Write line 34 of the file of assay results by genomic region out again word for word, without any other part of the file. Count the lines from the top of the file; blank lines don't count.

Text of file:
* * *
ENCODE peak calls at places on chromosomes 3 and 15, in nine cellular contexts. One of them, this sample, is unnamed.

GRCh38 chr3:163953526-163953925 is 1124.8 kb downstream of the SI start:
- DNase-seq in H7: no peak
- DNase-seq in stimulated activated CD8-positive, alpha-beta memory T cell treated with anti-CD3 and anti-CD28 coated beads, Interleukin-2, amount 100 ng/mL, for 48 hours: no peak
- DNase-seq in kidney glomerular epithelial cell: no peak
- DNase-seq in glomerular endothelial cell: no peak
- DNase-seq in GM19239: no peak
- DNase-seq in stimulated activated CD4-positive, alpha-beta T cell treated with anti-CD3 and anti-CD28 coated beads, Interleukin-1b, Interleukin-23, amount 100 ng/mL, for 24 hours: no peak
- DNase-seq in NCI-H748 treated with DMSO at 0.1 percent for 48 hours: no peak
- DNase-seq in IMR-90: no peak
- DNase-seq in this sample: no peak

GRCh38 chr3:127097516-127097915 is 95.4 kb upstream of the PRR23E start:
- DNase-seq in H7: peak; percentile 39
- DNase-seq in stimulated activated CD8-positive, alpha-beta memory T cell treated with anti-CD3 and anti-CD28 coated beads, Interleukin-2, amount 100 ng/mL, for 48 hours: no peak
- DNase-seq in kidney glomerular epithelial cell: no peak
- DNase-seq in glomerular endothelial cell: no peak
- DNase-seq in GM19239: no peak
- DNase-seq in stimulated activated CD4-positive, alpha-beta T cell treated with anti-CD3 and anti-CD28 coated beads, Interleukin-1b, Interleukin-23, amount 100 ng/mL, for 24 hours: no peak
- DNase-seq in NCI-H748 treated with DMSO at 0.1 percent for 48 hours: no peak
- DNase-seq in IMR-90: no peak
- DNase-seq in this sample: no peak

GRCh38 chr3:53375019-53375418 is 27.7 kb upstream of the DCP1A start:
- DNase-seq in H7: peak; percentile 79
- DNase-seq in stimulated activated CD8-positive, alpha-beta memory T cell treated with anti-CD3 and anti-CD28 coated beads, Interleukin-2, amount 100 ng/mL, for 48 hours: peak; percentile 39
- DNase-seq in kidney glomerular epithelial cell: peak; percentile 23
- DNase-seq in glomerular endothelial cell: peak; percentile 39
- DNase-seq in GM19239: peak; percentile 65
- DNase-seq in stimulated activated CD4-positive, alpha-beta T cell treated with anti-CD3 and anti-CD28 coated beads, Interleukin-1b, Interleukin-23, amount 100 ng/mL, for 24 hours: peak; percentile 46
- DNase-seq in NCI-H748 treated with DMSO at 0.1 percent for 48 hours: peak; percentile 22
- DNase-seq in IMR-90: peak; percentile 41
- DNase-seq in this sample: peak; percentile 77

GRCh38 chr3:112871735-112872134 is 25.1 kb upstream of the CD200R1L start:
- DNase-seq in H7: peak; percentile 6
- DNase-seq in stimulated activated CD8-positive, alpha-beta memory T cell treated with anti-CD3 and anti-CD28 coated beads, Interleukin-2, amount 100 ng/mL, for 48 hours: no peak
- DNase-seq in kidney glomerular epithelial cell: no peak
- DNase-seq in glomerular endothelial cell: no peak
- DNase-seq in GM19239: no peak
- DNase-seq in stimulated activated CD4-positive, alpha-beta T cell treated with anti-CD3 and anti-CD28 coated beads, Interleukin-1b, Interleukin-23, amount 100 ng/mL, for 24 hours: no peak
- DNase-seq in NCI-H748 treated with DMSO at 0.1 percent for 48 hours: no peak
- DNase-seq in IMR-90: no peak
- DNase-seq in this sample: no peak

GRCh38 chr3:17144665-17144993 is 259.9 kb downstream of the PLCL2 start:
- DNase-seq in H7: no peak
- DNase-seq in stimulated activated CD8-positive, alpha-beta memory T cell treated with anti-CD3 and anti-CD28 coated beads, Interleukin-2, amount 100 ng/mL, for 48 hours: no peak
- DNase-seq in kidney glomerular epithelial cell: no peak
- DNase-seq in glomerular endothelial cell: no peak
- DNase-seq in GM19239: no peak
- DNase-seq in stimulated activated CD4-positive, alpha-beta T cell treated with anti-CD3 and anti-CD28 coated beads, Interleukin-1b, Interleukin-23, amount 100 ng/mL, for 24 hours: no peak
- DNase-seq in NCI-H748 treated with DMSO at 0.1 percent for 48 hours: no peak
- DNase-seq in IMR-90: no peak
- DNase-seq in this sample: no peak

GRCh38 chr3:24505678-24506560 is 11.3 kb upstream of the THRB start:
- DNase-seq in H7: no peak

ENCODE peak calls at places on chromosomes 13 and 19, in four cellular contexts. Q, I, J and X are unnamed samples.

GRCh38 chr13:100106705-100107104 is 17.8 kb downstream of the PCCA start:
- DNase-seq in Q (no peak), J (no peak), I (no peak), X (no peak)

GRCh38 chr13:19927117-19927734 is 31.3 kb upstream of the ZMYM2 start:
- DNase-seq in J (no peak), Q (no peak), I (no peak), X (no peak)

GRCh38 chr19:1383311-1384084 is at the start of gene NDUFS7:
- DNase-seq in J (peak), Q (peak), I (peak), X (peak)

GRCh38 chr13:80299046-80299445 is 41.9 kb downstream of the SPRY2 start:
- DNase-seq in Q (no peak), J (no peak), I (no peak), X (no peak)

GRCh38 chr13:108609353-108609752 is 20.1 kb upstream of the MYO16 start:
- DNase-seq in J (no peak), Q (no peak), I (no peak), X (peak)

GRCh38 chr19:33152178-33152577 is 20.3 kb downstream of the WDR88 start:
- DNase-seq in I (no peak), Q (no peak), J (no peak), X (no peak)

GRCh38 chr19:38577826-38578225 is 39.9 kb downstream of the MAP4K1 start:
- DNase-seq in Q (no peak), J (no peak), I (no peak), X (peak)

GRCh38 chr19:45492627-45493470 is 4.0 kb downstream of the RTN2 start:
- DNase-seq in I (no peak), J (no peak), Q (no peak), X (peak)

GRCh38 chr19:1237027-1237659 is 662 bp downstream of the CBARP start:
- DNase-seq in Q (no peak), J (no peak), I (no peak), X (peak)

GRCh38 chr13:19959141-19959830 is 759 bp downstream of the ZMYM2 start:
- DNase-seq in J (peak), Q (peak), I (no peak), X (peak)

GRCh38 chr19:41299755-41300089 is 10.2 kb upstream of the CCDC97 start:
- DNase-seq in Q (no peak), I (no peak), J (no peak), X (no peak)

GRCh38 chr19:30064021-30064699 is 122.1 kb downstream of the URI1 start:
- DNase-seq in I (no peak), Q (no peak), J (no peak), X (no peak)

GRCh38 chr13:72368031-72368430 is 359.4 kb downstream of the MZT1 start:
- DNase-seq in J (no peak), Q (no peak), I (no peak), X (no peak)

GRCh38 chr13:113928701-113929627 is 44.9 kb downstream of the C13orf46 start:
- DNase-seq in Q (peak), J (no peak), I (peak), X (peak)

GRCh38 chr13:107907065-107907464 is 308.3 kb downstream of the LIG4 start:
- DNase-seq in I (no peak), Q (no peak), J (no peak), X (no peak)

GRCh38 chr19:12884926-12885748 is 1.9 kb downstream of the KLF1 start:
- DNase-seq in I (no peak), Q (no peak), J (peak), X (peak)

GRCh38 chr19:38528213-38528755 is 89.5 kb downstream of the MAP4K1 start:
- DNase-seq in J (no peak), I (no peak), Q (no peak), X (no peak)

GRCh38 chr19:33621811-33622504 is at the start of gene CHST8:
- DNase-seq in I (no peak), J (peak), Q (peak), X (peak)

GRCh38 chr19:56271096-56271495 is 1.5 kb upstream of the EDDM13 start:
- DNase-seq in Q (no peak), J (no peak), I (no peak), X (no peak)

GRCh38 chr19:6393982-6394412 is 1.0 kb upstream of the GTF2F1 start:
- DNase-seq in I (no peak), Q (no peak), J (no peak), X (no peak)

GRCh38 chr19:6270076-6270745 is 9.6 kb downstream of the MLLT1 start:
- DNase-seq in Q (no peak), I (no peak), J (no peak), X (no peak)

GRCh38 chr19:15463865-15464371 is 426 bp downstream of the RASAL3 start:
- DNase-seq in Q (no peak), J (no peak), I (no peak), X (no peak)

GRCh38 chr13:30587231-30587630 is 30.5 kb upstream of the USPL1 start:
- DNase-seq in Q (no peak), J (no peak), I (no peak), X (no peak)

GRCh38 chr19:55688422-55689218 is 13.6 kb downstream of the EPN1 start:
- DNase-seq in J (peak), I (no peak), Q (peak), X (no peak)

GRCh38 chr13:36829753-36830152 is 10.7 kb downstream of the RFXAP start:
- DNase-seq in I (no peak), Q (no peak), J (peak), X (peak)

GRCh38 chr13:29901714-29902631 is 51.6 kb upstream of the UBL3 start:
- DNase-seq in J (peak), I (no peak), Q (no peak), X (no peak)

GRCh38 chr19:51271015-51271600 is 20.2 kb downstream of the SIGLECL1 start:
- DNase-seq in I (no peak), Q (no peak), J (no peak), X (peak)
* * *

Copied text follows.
- DNase-seq in stimulated activated CD8-positive, alpha-beta memory T cell treated with anti-CD3 and anti-CD28 coated beads, Interleukin-2, amount 100 ng/mL, for 48 hours: no peak